Open G Tuning slide guitar
My new hub:
Guitar Chords in Open G tuning: Keith Richards
Contains lots more info on playing guitar in Open G tuning, with guitar chord pictures and videos.
Open G Tuning
Why use this tuning? It sounds great and is very versatile. It also enables you to play nice chord voicings with open strings and harmonics, and use slide guitar sounds. Normal or standard tuning: E A D G B E changes to D G D G B D (Open G) Strings 1, 6 are taken down 2 frets, to D - string 5 down 2 frets., to G. While tuning down release the string slowly, to avoid string breakage.
NEW HUB: Guitar in Open G chords has chord pictures for this tuning, which could save you a lot of time.
If you play strings 5,4,3,2,1 you have a G chord - miss out string 6. It should have a great sustain, and generally sound fuller than a normal tuning G chord. Barre chords at frets 5 and 7 produce C and D chords. Barre chords - flatten first finger across all the strings, or at least across strings 1-5. Missing out string 6 (thickest string) makes it much easier to get a clean chord, so generally I'd recommend that.
See my new hub Open G Guitar for chord pictures and more info on using the Open G tuning.
The other alternative tuning that is widely used and I find useful is DADGAD. There is a hub article on this (Guitar in DADGAD tuning) in my list. See "more Hubs" just to the right.
DADGAD is better for Irish, Celtic styles of music. Open G is more useful for blues, slide guitar, Keith Richards style songs. But you should try both for yourself. For songwriting, both tunings can be really inspiring. Also, for multitrack recording, layering an open tuning guitar part can really improve the overall sound.
My new hub Guitar in Open D tuning has got the basic chords shapes in open D, as used by Joni Mitchell in songs like "Big Yellow Taxi".
Try an Am7 shape chord, adding second fret on string 5. So string 5 is fret 2, string 4 is fret 2, string 2 is fret 1. One of these days I'll work out how to import graphics! Then move the entire shape up 2 frets. You should now have Am and Bm shapes. Then do C and D as described above. To play chords with harmonics or with a slide rest barre finger above frets 5, 7, 12.
Try these chords out in any order - because they are all part of the harmonised scale they will all fit together. Harmonised scale - see my other hubs for explanation. Briefly, every key contains 7 chords, built on the 7 different notes of the major scale - in the real world of songs these are constantly used together.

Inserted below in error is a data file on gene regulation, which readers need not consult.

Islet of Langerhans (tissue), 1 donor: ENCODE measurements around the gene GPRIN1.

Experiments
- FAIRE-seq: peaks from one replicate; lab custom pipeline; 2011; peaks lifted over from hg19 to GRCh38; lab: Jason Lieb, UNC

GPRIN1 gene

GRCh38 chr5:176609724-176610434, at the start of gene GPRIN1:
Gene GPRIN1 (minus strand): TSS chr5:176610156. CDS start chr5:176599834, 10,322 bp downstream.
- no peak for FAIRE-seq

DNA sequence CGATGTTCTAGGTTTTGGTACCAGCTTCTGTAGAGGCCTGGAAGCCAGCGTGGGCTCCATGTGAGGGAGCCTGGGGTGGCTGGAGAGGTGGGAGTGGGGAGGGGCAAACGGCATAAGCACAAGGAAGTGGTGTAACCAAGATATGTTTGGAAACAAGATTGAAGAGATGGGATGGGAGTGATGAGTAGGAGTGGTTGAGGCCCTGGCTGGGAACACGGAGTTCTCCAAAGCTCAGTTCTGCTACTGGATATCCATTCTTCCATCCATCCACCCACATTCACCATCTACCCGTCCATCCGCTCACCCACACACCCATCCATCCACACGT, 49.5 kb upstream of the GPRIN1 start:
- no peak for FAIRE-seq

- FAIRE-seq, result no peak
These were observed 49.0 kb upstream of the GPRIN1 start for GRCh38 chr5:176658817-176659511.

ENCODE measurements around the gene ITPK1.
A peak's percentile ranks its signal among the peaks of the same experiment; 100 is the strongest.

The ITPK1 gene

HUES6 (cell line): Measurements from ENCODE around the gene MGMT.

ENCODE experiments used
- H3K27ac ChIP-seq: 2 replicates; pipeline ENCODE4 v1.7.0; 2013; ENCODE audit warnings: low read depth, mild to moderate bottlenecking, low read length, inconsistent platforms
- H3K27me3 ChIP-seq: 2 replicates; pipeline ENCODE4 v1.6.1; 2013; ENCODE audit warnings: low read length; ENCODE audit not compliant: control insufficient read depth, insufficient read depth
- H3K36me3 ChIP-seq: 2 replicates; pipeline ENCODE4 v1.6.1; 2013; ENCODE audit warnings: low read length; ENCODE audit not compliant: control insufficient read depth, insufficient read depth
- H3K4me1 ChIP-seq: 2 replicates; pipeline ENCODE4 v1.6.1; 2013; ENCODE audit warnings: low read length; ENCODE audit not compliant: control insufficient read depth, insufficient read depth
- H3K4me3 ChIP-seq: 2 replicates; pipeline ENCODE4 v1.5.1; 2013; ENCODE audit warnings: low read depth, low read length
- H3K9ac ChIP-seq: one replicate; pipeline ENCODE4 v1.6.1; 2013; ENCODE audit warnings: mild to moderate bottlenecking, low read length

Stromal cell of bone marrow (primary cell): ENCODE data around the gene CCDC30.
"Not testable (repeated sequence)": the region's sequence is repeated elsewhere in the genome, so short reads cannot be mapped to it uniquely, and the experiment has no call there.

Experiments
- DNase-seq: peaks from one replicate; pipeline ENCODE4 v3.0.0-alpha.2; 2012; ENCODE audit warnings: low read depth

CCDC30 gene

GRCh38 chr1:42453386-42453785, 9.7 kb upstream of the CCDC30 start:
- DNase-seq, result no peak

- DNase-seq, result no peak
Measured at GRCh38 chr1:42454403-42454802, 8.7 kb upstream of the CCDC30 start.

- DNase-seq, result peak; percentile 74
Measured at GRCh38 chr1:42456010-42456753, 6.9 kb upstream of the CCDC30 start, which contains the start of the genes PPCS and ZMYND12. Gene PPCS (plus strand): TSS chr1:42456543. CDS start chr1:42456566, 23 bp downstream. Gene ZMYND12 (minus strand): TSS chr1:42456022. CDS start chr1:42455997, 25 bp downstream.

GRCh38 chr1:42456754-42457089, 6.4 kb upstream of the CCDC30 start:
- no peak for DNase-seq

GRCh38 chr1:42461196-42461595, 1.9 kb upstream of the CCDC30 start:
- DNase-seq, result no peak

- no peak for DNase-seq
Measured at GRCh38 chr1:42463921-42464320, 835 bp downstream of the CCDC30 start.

Slide Guitar Basics
Using a slide on your little finger (pinky) play anything you like on frets 5, 7, 12 and importantly, 3. Although full chords work, also try alternating picking on strings 1, 2, 3. Using fret 3 will produce a blues scale so this will work well with 12-bar blues.
If you are not familiar with slide, use a glass slide, as heavy as possible, directly over the fret and with vibrato. Move forward and back around the fret position while thinking about jelly on a plate(!) The slide should rest gently on the strings, following the line of the fret, but not pushing down at all, just making contact and kind of floating above the neck. There is plenty of stuff on Youtube, for instance Bob Brozman, who is a total expert on slide, Ry Cooder, Bonnie Raitt, Sonny Landreth. By watching them play, it will make more sense.
Check out my hub Slide Guitar for some video links and some more info on this. Interestingly, I think a complete beginner might make very fast progress by just learning open G slide
bobbrozman.com contains good info about slide in open G, and there are many DVDs, which I can really recommend.
Music theory: I find it really helpful to keep blues theory in a separate box to standard music theory. Reason: it's a 7th -based system rather than a diatonic harmony system.
What is the best slide? Save yourself a lot of time and order one from diamond bottlenecks (in the UK). They produce specialist slides with the best sound and support recycling. If they are good enough for Bob Brozman, they're good enough for the rest of us!
History of Open G
The background (as I understand it) - the tuning came from Hawaii, was adopted by the early Delta bluesmen, including Son House and Robert Johnson. From there, in a direct line to Keith Richards and The Rolling Stones, Joni Mitchell, Ry Cooder.
It's used in Brown Sugar, Wild Horses and many other guitar - based songs. Currently, Bob Brozman is an expert in using it. His DVDs explain in great detail how it works.
Joni Mitchell uses it for Little Green, probably one of her best songs. It's hard to call, because there are so many of them!
As the string tension goes down with the tuning, you might consider slightly thicker string gauges to compensate. This, combined with a high action, will give you a better tone. Amp distortion and a compressor pedal may help with sustain, but this tuning already gives you quite a lot of that. Lastly, it's a lot of fun, and quite easy to pick up. Listen to some Ry Cooder and Bonnie Raitt material for inspiration.
Types of guitar
National steel guitars are great for open G slide playing. Bonnie Raitt , Sonny Landreth and Ry Cooder all use Fender Stratocasters, at least some of the time, though they may be modified with different pick-ups etc. Generally, the action wants to be as high as possible, the reverse of what you'd usually want. Keith Richards uses a Telecaster for open G.
You can buy a kit that uses a raised nut to bring the action higher.
Lap steel guitars are a different instrument, but closely related - David Lindley is a master on these. Jerry Douglas is the best on dobro in a more country/folk style. These guys are just amazing musicians and show what can be acheived.
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